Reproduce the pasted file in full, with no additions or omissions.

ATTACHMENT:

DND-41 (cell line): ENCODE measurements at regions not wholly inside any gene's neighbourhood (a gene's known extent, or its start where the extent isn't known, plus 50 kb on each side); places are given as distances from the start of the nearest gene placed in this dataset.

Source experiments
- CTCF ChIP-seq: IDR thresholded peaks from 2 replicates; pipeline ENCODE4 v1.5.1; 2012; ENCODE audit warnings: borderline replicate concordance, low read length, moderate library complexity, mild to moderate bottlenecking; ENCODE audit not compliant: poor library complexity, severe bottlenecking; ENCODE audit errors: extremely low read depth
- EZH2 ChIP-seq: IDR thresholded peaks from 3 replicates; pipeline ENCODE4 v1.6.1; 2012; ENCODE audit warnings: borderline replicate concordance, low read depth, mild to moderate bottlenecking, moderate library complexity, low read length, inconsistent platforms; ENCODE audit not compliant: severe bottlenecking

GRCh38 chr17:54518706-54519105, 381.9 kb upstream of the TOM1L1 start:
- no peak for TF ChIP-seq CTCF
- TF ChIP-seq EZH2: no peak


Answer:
DND-41 (cell line): ENCODE measurements at regions not wholly inside any gene's neighbourhood (a gene's known extent, or its start where the extent isn't known, plus 50 kb on each side); places are given as distances from the start of the nearest gene placed in this dataset.

Source experiments
- CTCF ChIP-seq: IDR thresholded peaks from 2 replicates; pipeline ENCODE4 v1.5.1; 2012; ENCODE audit warnings: borderline replicate concordance, low read length, moderate library complexity, mild to moderate bottlenecking; ENCODE audit not compliant: poor library complexity, severe bottlenecking; ENCODE audit errors: extremely low read depth
- EZH2 ChIP-seq: IDR thresholded peaks from 3 replicates; pipeline ENCODE4 v1.6.1; 2012; ENCODE audit warnings: borderline replicate concordance, low read depth, mild to moderate bottlenecking, moderate library complexity, low read length, inconsistent platforms; ENCODE audit not compliant: severe bottlenecking

GRCh38 chr17:54518706-54519105, 381.9 kb upstream of the TOM1L1 start:
- no peak for TF ChIP-seq CTCF
- TF ChIP-seq EZH2: no peak